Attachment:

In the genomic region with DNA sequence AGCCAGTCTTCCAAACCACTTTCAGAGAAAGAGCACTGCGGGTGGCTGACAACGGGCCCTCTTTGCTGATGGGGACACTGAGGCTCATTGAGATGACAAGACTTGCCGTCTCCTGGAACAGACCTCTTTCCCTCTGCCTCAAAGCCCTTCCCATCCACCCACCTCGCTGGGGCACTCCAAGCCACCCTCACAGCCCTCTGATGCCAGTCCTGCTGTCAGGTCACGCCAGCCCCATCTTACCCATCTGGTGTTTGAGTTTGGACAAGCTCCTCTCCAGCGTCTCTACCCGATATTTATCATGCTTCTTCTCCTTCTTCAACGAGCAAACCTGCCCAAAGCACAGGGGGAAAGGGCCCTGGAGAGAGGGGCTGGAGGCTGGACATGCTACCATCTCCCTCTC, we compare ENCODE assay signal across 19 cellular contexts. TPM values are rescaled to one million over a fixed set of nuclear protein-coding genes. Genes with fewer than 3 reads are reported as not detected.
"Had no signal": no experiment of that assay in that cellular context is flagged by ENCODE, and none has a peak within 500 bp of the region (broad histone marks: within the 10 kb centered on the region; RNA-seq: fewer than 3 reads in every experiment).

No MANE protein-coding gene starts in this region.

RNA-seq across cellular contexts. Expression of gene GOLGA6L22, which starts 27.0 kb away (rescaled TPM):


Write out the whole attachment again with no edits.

In the genomic region with DNA sequence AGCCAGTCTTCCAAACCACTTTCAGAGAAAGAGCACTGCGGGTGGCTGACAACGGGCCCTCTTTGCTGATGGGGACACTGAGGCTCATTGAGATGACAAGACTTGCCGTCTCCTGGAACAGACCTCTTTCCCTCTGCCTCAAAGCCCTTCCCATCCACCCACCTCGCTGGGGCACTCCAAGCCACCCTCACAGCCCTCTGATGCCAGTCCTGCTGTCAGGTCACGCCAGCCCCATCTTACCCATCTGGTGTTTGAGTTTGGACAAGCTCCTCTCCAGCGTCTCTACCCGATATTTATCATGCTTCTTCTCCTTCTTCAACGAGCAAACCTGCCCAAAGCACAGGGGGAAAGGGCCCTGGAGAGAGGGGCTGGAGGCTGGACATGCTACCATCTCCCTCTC, we compare ENCODE assay signal across 19 cellular contexts. TPM values are rescaled to one million over a fixed set of nuclear protein-coding genes. Genes with fewer than 3 reads are reported as not detected.
"Had no signal": no experiment of that assay in that cellular context is flagged by ENCODE, and none has a peak within 500 bp of the region (broad histone marks: within the 10 kb centered on the region; RNA-seq: fewer than 3 reads in every experiment).

No MANE protein-coding gene starts in this region.

RNA-seq across cellular contexts. Expression of gene GOLGA6L22, which starts 27.0 kb away (rescaled TPM):